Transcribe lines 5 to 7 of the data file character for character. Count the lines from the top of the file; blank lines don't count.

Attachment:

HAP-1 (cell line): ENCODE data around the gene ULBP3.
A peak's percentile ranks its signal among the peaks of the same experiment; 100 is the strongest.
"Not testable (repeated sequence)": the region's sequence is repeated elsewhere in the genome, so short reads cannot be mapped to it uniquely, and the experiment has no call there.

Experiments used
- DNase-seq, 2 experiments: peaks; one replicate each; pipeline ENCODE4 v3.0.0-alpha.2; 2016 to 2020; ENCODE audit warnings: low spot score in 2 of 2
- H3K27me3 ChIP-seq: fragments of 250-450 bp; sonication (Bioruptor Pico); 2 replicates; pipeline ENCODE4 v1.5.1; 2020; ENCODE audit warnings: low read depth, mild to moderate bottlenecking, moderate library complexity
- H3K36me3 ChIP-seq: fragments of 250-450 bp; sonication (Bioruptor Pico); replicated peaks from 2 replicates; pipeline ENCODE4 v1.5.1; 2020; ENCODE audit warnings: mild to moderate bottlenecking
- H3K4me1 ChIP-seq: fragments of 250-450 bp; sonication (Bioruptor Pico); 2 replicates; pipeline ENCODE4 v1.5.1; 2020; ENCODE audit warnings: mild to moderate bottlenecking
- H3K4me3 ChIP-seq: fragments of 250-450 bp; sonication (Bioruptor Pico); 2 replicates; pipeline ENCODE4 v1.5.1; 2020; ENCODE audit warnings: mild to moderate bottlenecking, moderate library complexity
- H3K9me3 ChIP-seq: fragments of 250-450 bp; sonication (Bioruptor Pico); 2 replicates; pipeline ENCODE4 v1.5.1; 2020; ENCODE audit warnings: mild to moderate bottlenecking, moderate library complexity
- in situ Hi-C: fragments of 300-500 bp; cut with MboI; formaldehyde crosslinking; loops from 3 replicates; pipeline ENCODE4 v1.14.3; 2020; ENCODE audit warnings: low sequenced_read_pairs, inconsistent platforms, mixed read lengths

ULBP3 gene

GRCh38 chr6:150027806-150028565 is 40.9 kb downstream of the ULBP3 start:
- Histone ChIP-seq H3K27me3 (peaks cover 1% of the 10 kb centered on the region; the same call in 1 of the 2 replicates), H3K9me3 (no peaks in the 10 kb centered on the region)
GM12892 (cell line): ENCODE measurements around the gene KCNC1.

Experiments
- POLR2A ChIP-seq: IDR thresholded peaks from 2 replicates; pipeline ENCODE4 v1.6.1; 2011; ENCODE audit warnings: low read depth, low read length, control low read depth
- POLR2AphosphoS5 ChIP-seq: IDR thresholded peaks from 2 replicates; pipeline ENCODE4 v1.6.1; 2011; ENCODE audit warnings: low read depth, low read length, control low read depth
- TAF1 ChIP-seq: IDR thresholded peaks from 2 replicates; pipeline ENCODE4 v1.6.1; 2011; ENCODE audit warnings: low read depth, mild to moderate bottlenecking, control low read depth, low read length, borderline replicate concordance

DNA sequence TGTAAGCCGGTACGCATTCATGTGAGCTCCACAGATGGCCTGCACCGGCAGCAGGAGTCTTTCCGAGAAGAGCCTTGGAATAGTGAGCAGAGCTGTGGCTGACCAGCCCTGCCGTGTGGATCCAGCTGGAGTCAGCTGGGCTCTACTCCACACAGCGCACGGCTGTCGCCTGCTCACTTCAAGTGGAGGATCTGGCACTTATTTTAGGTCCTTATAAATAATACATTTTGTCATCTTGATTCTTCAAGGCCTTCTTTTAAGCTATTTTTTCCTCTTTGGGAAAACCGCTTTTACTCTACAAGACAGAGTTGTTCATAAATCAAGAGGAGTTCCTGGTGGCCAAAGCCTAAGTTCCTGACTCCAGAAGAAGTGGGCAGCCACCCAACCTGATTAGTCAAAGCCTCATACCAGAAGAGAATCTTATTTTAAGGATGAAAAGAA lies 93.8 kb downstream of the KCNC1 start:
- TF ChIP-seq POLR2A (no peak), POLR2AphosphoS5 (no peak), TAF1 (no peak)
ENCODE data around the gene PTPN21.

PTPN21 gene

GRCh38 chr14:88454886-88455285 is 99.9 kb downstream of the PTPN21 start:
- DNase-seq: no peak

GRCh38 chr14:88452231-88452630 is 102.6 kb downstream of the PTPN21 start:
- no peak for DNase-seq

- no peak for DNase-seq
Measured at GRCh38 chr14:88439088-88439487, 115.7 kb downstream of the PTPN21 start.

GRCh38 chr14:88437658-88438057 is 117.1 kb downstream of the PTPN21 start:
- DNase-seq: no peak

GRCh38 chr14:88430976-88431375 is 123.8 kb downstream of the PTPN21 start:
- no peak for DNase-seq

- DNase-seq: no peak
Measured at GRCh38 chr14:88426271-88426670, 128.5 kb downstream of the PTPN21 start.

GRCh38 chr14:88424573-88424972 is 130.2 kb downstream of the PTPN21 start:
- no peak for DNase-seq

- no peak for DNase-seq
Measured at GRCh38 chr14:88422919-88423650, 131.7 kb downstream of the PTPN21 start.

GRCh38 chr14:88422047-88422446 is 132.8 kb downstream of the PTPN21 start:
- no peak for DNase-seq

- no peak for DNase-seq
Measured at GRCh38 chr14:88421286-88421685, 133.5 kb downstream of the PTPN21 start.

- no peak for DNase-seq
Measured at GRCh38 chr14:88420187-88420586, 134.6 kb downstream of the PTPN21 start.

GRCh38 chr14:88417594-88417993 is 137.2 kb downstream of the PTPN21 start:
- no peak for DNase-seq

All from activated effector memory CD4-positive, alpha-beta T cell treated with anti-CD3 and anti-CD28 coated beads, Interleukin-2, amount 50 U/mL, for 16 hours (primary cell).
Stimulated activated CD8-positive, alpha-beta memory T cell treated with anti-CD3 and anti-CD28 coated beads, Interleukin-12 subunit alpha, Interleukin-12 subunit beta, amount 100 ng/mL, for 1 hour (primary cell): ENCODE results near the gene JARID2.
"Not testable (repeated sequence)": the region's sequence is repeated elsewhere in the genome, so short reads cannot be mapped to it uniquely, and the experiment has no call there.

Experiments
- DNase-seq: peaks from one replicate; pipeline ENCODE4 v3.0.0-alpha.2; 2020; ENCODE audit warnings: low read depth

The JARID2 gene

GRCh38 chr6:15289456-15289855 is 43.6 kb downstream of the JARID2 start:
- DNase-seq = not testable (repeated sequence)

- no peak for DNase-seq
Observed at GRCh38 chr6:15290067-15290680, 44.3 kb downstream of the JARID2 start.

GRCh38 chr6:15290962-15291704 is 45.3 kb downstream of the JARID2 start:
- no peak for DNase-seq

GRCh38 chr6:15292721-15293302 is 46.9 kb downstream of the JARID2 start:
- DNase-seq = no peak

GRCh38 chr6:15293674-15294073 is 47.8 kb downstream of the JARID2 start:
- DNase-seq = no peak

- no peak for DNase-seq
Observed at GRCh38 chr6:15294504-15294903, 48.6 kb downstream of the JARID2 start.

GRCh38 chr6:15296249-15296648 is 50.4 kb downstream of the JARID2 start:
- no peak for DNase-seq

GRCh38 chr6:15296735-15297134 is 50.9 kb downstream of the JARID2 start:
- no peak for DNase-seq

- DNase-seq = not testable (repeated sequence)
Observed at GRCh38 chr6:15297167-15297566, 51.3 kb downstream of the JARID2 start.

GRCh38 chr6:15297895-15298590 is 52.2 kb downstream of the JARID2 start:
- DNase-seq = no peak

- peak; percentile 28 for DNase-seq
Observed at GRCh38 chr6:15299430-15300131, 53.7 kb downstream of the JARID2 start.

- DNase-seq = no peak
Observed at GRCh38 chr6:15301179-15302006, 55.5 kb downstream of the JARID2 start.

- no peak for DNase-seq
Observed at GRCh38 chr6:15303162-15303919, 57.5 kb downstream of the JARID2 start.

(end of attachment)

- DNase-seq, 2 experiments: peaks; one replicate each; pipeline ENCODE4 v3.0.0-alpha.2; 2016 to 2020; ENCODE audit warnings: low spot score in 2 of 2
- H3K27me3 ChIP-seq: fragments of 250-450 bp; sonication (Bioruptor Pico); 2 replicates; pipeline ENCODE4 v1.5.1; 2020; ENCODE audit warnings: low read depth, mild to moderate bottlenecking, moderate library complexity
- H3K36me3 ChIP-seq: fragments of 250-450 bp; sonication (Bioruptor Pico); replicated peaks from 2 replicates; pipeline ENCODE4 v1.5.1; 2020; ENCODE audit warnings: mild to moderate bottlenecking